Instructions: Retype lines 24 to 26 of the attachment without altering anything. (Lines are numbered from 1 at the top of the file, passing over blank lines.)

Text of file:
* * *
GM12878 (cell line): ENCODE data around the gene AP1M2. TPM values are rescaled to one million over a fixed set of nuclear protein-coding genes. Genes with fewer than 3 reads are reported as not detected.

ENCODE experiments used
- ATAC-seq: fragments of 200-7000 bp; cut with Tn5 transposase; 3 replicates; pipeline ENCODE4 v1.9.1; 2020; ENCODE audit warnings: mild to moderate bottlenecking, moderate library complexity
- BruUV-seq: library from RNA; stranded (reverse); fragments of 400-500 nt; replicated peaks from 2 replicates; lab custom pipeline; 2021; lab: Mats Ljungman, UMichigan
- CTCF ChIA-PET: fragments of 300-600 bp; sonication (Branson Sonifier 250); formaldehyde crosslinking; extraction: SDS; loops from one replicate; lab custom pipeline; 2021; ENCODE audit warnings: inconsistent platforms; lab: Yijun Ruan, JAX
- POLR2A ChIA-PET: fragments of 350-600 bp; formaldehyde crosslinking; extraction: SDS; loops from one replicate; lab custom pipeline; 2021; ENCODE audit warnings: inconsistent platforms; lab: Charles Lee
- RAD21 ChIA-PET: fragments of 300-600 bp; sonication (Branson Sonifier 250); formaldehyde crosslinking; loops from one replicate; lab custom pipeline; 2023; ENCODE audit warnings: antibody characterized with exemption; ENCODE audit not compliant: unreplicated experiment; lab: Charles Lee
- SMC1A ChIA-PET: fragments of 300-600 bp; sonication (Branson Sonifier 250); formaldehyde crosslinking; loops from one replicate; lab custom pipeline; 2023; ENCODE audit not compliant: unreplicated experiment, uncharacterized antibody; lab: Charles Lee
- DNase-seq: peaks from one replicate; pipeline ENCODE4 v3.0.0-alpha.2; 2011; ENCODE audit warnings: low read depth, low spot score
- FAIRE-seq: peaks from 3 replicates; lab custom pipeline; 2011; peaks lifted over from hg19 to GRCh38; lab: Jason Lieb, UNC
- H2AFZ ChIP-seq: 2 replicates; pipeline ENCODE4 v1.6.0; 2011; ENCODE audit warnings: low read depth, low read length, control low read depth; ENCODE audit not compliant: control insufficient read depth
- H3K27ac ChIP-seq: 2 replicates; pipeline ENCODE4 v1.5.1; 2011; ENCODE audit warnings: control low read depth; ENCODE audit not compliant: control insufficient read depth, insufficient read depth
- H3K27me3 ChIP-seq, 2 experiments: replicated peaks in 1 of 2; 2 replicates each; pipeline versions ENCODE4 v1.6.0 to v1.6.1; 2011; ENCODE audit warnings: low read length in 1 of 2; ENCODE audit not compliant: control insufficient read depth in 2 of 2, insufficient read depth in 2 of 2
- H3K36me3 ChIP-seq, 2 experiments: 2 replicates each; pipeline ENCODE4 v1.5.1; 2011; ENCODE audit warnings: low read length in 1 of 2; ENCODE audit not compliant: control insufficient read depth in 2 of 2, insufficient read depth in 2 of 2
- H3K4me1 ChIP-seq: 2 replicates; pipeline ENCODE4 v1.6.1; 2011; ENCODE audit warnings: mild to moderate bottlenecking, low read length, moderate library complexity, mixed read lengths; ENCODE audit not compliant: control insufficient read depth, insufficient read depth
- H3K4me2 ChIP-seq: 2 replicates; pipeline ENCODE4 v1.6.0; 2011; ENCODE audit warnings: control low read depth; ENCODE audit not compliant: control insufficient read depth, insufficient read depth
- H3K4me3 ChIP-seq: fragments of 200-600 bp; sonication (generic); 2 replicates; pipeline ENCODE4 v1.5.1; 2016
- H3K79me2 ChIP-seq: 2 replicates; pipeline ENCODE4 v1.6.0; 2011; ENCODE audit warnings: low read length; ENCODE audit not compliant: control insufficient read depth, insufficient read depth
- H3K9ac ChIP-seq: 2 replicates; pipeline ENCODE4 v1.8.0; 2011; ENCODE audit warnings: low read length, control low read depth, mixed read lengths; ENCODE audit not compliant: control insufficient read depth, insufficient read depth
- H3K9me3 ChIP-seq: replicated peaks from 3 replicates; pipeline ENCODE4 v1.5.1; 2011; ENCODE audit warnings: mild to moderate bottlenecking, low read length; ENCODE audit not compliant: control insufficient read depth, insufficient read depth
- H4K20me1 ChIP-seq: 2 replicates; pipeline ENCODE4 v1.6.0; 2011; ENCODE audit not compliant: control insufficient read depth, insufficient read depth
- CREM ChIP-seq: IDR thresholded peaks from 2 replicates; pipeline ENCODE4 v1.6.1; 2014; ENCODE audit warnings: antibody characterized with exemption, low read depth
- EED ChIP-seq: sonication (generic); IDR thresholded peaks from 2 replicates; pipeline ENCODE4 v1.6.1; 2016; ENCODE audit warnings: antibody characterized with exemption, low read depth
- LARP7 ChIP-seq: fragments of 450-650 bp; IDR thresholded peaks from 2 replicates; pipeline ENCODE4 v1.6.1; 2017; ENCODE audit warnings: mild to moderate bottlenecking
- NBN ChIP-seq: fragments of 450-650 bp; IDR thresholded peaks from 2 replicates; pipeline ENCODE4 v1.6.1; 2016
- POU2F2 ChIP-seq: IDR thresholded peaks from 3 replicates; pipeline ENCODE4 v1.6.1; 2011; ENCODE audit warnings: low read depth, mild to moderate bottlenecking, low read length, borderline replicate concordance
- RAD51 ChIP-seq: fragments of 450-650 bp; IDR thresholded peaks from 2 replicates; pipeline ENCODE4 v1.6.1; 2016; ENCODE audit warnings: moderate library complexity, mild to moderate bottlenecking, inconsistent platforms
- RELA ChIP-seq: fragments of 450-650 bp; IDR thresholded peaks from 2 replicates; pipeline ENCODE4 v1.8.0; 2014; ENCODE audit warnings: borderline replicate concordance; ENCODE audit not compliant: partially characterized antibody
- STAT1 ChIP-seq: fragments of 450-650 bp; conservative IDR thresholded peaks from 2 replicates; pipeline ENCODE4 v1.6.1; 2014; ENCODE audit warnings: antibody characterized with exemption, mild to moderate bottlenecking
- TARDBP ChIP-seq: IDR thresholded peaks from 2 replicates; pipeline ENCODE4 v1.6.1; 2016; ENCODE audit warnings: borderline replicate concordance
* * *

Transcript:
- LARP7 ChIP-seq: fragments of 450-650 bp; IDR thresholded peaks from 2 replicates; pipeline ENCODE4 v1.6.1; 2017; ENCODE audit warnings: mild to moderate bottlenecking
- NBN ChIP-seq: fragments of 450-650 bp; IDR thresholded peaks from 2 replicates; pipeline ENCODE4 v1.6.1; 2016
- POU2F2 ChIP-seq: IDR thresholded peaks from 3 replicates; pipeline ENCODE4 v1.6.1; 2011; ENCODE audit warnings: low read depth, mild to moderate bottlenecking, low read length, borderline replicate concordance